The Daily Nexus is not afraid of David Horowitz, but we did not run his controversial advertisement, “Ten Reasons Why Reparations for Blacks is a Bad Idea for Blacks – And Racist Too.”

Instead, we are running Horowitz’s arguments in an unpaid column, roughly two weeks after the ad was offered to us.

Here’s why:

UC Berkeley’s Daily Californian ran the ad on February 28. Protesters stole papers off the racks and crowded into the Daily Cal’s office. The next day, the paper ran a front-page apology and Editor in Chief Daniel Hernandez wrote a lengthy apology on its Opinion page, assuring readers “there is no institutional racism running rampant at the Daily Cal.”

The Daily Californian was not alone in its troubles. Twenty-eight other college newspapers ran Horowitz’s “Ten Reasons.” At Brown, protesters demanded the editor in chief’s resignation and all 4,600 copies of the Brown Daily Herald were stolen three days after the ad ran. The Herald reprinted the next day and campus police guarded the racks. When Princeton’s Daily Princetonian ran an opposing editorial next to Horowitz’s ad, Horowitz refused to pay the paper.

Horowitz had won. The point was not that reparations are a bad idea – the point was that college politics are dominated by “liberal McCarthyists” incapable of tolerating conservative ideas. Horowitz, who has a new book coming out, got a lot of publicity, got it fast and got it for a reasonable price.

Forty-one student papers – including the Daily Nexus – refused to run Horowitz’s ad. He has accused these papers of cowardice. A free press, Horowitz says, exists to expose its readership to ideas, even those that readers find offensive.

The Nexus was offered Horowitz’s ad about a month and a half after the Daily Californian publicly apologized. We refused to print it and let him keep his money. The Nexus was following its advertising policy. Our policy states we will not publish any ad that is illegal, sexist, racist or demeaning to women and minorities – the Nexus does not want to support itself with such advertising. Students around the country thought Horowitz’s ad was demeaning to minorities. It was an easy decision.

The relevance to our readers was questionable. Horowitz is not a student, he does not live near UCSB, he was not visiting UCSB and he was not advertising a product. We saw no reason to run an irrelevant ad and anger our readers for a paltry $950.40 – respect, we felt, was more valuable. Horowitz was running a cheap, angry publicity campaign at the expense of student newspapers.

Things have changed. David Horowitz is speaking in Buchanan 1910 at 8 p.m. on Wednesday. Flyers around our campus are calling him either an “American hero” or “a racist little gnome.” Our readers are interested. David Horowitz is relevant.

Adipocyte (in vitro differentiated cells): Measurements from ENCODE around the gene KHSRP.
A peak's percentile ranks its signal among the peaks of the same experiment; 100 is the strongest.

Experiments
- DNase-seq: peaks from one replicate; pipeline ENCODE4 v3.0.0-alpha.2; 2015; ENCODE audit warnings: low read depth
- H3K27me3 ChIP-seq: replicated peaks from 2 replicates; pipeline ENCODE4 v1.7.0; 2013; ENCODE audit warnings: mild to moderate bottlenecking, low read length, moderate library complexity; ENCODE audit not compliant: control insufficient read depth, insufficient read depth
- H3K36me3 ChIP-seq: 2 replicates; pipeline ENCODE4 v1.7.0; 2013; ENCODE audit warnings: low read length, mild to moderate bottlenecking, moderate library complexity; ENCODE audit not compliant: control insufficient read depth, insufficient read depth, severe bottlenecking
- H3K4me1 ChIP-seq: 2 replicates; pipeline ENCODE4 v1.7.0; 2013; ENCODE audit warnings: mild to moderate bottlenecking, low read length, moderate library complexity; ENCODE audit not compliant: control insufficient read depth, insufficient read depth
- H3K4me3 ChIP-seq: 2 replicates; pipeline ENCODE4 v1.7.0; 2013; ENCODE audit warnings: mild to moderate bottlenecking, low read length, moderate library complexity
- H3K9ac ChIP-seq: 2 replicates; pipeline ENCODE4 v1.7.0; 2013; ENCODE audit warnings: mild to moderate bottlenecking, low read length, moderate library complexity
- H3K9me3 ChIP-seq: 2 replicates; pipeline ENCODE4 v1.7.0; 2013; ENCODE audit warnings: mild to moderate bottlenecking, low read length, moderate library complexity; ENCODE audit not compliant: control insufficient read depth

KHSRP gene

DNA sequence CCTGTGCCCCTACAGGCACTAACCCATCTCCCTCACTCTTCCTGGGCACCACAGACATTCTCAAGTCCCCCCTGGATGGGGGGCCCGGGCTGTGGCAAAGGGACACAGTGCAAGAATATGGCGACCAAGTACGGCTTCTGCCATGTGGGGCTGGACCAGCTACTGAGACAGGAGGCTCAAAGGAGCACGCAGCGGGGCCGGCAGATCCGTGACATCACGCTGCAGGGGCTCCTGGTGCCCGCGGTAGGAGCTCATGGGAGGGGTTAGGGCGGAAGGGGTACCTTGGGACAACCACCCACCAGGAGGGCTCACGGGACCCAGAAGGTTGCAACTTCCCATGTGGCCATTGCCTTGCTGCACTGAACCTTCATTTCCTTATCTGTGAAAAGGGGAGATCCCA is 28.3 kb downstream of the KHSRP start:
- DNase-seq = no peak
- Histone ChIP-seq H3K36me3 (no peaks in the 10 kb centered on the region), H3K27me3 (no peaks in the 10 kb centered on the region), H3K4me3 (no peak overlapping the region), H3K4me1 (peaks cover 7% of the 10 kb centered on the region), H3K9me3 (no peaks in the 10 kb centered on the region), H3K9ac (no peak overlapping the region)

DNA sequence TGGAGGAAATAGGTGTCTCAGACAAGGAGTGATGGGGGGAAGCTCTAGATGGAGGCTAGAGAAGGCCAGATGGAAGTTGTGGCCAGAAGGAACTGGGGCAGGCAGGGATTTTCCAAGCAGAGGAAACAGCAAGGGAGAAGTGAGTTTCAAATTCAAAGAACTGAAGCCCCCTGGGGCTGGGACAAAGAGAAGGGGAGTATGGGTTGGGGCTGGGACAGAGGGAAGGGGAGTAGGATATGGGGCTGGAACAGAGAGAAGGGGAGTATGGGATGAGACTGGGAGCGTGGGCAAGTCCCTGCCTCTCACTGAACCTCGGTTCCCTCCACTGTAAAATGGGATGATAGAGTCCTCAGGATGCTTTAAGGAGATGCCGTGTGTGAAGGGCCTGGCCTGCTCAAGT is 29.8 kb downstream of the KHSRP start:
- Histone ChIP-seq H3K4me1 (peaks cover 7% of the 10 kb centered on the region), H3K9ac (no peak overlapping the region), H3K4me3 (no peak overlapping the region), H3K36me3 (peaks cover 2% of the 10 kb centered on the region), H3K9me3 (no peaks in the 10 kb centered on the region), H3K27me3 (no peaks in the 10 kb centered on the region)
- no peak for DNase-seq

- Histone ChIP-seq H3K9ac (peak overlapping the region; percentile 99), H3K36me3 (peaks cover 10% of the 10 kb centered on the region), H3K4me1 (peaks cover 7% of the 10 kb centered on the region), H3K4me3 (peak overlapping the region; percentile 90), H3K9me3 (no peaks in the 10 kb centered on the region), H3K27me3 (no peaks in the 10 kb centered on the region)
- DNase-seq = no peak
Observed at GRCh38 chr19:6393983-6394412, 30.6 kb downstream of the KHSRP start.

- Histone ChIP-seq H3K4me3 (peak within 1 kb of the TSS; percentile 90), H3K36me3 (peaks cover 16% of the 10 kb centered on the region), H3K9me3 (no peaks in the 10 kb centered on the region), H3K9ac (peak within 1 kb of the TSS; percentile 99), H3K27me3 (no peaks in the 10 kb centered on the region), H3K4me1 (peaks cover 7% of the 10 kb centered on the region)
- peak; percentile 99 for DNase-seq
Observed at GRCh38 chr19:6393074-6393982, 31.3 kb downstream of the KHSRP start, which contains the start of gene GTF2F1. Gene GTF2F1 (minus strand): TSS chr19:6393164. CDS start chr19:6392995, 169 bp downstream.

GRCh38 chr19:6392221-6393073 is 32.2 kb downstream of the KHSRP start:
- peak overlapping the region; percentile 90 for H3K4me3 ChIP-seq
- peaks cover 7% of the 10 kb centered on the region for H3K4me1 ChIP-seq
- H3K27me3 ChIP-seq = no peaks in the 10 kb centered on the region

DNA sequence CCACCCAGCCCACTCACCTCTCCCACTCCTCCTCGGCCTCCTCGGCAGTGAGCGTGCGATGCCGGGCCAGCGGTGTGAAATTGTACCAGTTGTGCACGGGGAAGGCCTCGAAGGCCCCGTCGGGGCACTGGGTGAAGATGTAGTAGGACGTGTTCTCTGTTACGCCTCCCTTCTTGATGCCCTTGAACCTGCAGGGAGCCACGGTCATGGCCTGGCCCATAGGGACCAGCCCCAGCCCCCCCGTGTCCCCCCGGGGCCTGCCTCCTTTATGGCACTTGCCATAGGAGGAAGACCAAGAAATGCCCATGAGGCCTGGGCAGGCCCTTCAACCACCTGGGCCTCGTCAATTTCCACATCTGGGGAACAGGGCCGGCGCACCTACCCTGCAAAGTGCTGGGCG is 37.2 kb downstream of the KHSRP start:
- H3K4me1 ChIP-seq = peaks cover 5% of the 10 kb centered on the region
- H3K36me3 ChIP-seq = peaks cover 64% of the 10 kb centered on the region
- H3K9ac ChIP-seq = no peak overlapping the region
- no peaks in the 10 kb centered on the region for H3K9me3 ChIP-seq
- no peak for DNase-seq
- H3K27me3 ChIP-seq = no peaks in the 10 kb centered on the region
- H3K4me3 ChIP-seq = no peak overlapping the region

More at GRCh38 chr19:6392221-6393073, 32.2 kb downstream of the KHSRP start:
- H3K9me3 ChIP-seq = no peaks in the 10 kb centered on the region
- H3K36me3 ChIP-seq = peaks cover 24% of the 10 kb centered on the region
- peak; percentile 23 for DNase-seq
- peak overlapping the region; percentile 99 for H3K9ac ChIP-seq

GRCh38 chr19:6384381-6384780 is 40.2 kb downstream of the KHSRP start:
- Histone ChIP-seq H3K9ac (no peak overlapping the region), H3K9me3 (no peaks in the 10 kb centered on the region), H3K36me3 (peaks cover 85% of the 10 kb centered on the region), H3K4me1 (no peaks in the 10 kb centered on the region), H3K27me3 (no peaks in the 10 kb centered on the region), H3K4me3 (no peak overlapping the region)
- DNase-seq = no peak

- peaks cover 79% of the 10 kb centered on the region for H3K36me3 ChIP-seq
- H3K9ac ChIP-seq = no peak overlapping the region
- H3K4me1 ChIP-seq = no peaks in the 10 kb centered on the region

We refused his ad once and we are not changing our minds. Our advertising space exists to support, not to undermine, our paper. By printing what amounts to a column as an advertisement, we would be telling our readers that the only sure way to have their views represented in the Nexus is to pay us to print them. We can make whatever advertising decisions we wish. “Freedom of the press,” as A.J. Liebling said, “is guaranteed only to those who own one.” When it comes to advertising, we would rather it not be confused with editorial matter. We would rather it not be controversial.

Our Opinion page exists, in part, to be controversial. We run columns and letters because they provoke our readers into thinking. We provide space for people to respond and disagree. Horowitz’s “Ten Reasons” belong on the Opinion page, not in advertising space. People already have strong feelings about Horowitz and his ideas. They should be able to read what he wrote and know, in his own words, what he stands for.

Horowitz spoke at UC Berkeley on March 16, two weeks after the Daily Californian controversy. He did not do much speaking, however. Protesters shouted him down as a “racist ideologue” and the evening ended abruptly when organizers shut off the microphones and Horowitz was escorted away by his bodyguards.

The protesters may or may not have been right about Horowitz’s ideas. No one got a chance to find out because protesters prevented him from speaking.

When a controversial UC regent, Ward Connerly, came to UCSB last October, he was booed before he came on stage. When he came on stage, Connerly was taunted. Protesters called him an Uncle Tom. Connerly also left with bodyguards.

In an interview afterwards, Connerly said of all the schools he had spoken to – including Berkeley – UCSB was the loudest, the worst and the most intolerant.

Why? Because everyone made a lot of noise and no one listened to a damn thing that was said, if anyone got a chance to say anything. UCSB’s student body exposed its most obscene portion, the part of the student body unwilling, or unable, to debate ideas on merit.

Free speech means letting people talk before booing them. If David Horowitz is not allowed to speak, protesters will have spectacularly proved his point for him. They will be the most intolerant people in the room.